Clémence BTD Barret, Lucy Bird, Katie Bishop, Liz Blum, Samantha Boyes, Kerry Ann Cleaver, Maria Ferrie, Emma Fleming, Roberta Louise Green, Paddy Killer, Lady Kitt, Bex Massey, Jenny McNamara, Marisol Mendez, Pelumi Odubanjo, Jennifer O’Neill, Louisa Rogers, Lizzie Rowe, Tracy Satchwill, Georgina Talfana

‘WO/’ is curated by artists Melanie Kyles and Caitlin Heaney to mark International Women’s Day on 8 March and showcases work on the themes of the feminine experience, identity and expectations. The exhibition raises questions regarding what it means to be a WO/man in the modern era, through the perspective of female-identifying artists and their work.

‘WO/’ explores the open-ended fluidity of womanhood; the disparate experiences of each female-identifying artist featured in this exhibition. ‘WO/’ artworks will explore areas of feminine identity: how do past expectations and influences affect women today? Which parts of feminine heritage do we bring forward, and which now feel outdated? How do these themes relate to society’s ever-changing gender constructions?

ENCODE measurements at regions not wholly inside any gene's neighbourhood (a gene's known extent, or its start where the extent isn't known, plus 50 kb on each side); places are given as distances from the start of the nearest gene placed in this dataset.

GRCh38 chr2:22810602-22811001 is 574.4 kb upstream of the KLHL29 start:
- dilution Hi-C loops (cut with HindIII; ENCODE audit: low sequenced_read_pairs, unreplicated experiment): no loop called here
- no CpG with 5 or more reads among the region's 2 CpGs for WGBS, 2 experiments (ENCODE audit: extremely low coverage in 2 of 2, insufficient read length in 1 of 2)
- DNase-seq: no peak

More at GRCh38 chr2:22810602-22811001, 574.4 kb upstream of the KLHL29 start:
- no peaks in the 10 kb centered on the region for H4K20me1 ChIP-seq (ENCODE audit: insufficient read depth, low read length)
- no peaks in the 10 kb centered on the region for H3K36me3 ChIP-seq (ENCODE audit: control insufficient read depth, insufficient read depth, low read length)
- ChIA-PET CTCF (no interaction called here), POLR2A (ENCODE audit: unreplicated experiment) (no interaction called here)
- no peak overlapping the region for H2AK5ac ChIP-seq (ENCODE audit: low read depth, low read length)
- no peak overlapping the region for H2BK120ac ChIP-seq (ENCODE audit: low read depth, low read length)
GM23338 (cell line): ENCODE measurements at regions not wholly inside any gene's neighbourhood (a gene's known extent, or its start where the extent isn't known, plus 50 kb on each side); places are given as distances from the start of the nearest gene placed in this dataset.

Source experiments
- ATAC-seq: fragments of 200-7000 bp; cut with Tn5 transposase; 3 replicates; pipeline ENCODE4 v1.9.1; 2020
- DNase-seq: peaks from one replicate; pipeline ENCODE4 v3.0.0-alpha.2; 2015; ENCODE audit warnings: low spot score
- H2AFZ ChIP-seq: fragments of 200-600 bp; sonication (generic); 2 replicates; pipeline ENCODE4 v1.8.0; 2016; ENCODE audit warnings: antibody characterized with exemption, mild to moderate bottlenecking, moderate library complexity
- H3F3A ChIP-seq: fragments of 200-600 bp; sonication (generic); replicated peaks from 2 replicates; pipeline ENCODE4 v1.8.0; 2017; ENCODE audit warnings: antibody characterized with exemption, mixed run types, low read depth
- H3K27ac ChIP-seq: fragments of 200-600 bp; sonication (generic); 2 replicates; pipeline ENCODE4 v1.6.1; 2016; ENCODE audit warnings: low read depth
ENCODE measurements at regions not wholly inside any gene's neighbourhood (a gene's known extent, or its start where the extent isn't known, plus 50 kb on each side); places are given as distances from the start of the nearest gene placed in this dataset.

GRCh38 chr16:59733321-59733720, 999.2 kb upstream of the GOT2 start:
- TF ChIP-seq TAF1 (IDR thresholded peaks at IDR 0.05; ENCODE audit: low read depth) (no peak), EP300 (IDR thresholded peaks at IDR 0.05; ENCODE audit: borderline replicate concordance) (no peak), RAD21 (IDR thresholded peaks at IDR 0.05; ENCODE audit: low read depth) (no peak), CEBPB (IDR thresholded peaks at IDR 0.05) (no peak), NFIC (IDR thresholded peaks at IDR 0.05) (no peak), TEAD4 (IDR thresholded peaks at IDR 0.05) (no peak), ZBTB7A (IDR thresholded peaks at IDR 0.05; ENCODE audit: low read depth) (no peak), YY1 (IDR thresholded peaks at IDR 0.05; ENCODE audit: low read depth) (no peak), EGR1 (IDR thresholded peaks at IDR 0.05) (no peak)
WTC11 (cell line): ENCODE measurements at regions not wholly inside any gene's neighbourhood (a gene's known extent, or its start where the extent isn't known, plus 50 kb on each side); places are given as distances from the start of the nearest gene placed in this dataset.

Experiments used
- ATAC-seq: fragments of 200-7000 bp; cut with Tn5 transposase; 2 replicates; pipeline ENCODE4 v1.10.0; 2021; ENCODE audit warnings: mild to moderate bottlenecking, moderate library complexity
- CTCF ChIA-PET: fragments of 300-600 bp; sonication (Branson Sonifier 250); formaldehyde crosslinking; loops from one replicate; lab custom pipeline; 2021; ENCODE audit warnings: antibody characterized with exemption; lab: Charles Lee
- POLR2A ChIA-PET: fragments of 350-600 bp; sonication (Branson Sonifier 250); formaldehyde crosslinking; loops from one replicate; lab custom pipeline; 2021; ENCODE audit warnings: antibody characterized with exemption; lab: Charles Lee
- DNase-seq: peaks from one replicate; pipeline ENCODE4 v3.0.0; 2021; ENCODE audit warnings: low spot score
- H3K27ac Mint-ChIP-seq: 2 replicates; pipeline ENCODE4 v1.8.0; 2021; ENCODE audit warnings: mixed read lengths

The theme for this year’s International Women’s Day is Press for Progress, which focuses on gender parity and acknowledges movements working towards global gender equality. ‘WO/’ aims to allow feminine-identifying artists to have a platform to share their stories of societal and gender expectations, sexual and gender identity, heritage, reclaiming the feminine voice, and economic inequality, with a diverse mix of twenty UK-based and international artists.

Clémence BTD Barret’s video, borderline.china (2017), tells a story of a dilemma: images of a Chinese woman’s face stare out at the viewer, while a voice-over whispers a monologue in Mandarin of her desires and struggle to be accepted as an independent, strong woman within a male dominated society.